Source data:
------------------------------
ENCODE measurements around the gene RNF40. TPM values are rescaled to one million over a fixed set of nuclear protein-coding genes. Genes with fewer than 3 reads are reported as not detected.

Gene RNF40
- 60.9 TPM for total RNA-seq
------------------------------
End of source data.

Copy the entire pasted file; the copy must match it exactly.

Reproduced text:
ENCODE measurements around the gene RNF40. TPM values are rescaled to one million over a fixed set of nuclear protein-coding genes. Genes with fewer than 3 reads are reported as not detected.

Gene RNF40
- 60.9 TPM for total RNA-seq